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Ice Bucket Challenge Benefiting Local MDA
By David Gonzalez
If you've recently had your eye on any form of social media, you've probably seen some of your friends, favorite athletes and celebrities willing to dump buckets of ice water over their heads.
It's called the Ice Bucket Challenge.
Its purpose is to help raise awareness for Amyotrophic Lateral Sclerosis, also referred to as ALS or Lou Gehrig's disease.
The challenge comes from a former Boston college baseball star, who since 2012, has battled the terminal disease that destroys the body's motor functions.
The challenge gives participants three options: write a check to the ALS charity of your choice, get drenched in ice water or do both.
Wichita Falls Muscular Dystrophy Association Executive Director Daniel York says he's glad a light-hearted challenge is getting the word out about the disease.
"The fact that this is going viral is really a good thing for ALS awareness and for awareness of all the other muscle diseases that we cover," York says.
York says before the Ice Bucket Challenge, people across the U.S. knew little about the incurable disease affecting millions.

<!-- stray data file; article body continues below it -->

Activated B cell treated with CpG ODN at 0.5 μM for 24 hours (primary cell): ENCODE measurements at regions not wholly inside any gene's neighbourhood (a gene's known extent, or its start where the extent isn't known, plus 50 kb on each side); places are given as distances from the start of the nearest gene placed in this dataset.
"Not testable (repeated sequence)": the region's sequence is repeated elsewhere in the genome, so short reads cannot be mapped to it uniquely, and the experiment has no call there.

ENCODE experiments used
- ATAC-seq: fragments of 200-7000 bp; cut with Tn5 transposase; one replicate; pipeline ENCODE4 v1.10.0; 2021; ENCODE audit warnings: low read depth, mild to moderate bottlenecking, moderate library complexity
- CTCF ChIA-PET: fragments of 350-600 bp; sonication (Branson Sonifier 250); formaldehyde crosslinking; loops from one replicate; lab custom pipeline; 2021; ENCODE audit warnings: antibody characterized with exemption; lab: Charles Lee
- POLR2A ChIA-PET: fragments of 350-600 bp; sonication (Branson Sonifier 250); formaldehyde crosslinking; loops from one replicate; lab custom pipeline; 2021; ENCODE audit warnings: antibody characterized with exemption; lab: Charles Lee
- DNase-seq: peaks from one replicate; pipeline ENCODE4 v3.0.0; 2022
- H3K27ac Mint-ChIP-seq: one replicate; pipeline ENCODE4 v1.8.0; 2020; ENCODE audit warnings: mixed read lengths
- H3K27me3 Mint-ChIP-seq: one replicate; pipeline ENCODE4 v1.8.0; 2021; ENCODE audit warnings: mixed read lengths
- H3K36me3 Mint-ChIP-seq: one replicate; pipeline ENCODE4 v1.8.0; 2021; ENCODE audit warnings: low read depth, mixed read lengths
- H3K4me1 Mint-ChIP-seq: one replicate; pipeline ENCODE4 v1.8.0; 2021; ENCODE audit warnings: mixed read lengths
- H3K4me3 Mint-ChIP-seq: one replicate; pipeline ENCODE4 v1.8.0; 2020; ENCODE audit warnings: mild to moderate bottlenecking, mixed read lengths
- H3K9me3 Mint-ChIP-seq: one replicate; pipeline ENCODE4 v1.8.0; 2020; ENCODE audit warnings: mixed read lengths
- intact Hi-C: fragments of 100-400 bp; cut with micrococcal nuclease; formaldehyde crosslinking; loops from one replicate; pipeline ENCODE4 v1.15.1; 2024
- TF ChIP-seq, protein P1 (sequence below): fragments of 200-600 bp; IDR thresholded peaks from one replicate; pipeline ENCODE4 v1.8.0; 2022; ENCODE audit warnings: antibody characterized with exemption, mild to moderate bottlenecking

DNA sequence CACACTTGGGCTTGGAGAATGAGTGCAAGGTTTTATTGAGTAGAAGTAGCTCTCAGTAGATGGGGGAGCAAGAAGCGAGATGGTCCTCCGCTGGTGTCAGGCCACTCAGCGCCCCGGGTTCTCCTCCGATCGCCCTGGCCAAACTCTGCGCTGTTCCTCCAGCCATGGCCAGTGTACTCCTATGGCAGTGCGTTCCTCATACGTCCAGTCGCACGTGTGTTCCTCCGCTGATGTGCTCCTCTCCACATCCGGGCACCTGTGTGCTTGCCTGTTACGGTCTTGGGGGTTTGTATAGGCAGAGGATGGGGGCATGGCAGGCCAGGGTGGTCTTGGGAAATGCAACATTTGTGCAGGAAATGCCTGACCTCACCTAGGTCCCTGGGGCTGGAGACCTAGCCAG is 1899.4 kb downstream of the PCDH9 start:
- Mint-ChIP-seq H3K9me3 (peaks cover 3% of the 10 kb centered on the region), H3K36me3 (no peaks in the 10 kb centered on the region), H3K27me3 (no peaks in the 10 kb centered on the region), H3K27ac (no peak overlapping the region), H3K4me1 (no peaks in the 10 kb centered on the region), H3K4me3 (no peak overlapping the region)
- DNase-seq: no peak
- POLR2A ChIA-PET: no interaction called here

"It's always been kind of one of those diseases that people have heard of but unless you know someone who's affected with it directly, it's kind of just one of those that's been in the back of your mind," York says. "You don't really think about it on a daily basis."
York also challenges you to do some research on this devastating disease.
"It will put a lot more meaning in the Ice Bucket Challenge if they can see what it does to a person, what it does to their family and what it does to the community sometimes," York says.
The challenges seem to be working.
The ALS Association has raised more than $1.3 million in two weeks compared to $22,000 the same time last year.
If you want to donate to the Wichita Falls Muscular Dystrophy Association, you can do so by calling 940.696.5581.
You can mail in donations to 2629 Plaza Parkway B16, Wichita Falls, TX 76308
York says donations stay in Wichita Falls and donations can be earmarked to go to ALS research.